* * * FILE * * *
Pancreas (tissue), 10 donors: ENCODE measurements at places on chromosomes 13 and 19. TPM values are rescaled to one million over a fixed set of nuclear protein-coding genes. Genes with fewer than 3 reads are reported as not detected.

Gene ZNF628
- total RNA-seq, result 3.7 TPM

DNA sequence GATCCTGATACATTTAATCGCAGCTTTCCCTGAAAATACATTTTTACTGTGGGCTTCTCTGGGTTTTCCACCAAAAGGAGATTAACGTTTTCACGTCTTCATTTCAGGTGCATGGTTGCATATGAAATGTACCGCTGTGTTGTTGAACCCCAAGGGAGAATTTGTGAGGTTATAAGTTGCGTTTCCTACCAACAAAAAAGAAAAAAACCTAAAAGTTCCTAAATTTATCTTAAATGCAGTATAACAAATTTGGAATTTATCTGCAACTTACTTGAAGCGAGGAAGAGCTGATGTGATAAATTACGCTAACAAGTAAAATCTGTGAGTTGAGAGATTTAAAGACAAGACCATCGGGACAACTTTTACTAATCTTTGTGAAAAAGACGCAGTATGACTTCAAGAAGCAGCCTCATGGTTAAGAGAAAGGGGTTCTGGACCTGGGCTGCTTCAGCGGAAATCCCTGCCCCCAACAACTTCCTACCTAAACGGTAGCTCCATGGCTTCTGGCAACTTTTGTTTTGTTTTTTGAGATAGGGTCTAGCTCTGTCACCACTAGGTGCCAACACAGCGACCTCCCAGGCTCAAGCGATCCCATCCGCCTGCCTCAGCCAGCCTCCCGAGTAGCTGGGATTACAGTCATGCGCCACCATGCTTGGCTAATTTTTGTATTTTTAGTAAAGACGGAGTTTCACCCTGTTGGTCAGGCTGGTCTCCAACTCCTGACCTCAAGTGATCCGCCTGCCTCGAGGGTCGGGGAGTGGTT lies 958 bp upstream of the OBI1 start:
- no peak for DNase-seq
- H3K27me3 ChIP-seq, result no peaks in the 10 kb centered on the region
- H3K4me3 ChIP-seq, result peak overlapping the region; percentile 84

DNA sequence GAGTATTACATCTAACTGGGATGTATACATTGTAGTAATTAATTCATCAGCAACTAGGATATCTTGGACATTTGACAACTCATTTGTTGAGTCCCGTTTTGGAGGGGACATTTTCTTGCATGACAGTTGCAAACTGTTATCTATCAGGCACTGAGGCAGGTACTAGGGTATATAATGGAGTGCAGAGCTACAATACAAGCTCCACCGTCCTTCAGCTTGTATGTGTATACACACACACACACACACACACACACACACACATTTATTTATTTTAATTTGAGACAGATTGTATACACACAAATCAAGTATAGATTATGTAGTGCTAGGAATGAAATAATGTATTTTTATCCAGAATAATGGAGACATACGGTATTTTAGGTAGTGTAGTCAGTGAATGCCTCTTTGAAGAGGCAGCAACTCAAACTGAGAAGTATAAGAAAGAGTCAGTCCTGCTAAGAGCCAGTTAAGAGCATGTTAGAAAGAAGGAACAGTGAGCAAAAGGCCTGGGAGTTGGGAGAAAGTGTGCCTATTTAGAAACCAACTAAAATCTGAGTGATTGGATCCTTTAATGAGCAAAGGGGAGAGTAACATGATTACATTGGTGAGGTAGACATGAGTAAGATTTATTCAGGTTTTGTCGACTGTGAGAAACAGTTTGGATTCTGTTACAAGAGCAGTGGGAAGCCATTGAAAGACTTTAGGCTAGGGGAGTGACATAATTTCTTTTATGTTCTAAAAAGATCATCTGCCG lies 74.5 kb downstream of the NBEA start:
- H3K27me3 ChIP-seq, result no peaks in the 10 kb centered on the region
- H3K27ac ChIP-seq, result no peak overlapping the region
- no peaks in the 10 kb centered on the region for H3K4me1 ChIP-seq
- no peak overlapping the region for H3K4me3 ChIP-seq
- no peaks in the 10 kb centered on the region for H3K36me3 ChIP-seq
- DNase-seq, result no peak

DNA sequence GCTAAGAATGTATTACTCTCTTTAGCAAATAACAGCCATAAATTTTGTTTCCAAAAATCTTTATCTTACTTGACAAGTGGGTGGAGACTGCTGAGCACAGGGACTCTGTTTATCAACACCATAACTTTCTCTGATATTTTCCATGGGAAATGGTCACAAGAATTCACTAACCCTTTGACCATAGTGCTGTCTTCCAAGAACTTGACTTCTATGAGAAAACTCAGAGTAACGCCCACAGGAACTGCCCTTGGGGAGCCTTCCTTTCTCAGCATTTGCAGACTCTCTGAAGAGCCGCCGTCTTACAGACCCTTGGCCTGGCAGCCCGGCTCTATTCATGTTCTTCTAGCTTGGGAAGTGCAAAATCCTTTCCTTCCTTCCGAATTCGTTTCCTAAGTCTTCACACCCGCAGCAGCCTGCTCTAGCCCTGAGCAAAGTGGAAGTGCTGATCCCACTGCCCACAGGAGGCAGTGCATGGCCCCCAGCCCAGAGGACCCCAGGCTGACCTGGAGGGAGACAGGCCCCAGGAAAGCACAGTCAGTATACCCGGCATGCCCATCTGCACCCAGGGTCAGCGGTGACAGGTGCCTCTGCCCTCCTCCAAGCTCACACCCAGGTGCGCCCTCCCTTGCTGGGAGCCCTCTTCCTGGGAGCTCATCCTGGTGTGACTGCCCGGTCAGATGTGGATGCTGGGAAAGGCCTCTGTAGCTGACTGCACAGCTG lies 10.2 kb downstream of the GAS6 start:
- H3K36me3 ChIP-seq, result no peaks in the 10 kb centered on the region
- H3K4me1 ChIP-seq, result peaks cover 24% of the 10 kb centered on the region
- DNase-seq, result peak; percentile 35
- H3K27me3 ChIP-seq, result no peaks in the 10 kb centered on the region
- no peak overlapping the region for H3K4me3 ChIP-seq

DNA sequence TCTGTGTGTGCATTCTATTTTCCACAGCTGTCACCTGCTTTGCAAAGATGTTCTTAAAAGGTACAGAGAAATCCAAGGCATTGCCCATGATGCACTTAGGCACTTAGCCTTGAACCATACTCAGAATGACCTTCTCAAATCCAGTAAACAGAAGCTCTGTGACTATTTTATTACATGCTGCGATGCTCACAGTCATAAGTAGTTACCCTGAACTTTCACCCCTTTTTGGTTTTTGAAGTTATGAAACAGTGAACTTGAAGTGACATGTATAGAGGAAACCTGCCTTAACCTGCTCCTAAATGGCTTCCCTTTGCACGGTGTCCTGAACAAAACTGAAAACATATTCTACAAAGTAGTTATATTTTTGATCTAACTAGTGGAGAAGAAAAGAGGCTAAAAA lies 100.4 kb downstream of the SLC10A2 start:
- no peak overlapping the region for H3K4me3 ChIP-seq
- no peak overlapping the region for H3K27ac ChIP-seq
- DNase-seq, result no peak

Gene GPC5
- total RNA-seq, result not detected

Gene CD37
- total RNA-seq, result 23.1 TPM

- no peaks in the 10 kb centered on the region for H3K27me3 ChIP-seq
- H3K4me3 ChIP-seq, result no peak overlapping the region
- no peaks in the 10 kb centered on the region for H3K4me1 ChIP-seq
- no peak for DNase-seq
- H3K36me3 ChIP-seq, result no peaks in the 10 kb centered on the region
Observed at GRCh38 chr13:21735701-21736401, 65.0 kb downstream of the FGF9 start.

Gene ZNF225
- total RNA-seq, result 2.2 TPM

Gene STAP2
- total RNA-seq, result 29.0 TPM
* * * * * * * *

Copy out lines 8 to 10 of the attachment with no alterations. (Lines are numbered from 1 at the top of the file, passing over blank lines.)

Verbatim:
DNA sequence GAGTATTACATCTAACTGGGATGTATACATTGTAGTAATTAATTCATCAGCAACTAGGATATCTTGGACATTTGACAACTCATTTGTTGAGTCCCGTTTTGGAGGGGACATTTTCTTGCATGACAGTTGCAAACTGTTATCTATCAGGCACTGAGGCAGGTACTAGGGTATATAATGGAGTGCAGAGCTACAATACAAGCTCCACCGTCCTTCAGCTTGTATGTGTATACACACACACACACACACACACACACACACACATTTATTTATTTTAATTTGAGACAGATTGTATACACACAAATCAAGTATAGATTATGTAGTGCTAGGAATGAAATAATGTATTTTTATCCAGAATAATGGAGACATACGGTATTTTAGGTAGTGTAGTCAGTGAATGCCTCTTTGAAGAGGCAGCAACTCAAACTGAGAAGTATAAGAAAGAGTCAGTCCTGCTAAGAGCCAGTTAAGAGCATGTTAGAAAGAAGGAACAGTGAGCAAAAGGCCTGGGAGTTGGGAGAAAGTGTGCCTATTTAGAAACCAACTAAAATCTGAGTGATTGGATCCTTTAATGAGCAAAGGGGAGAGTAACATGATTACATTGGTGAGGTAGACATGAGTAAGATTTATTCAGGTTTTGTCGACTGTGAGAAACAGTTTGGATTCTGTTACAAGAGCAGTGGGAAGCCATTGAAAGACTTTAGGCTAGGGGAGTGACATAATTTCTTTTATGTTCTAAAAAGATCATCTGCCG lies 74.5 kb downstream of the NBEA start:
- H3K27me3 ChIP-seq, result no peaks in the 10 kb centered on the region
- H3K27ac ChIP-seq, result no peak overlapping the region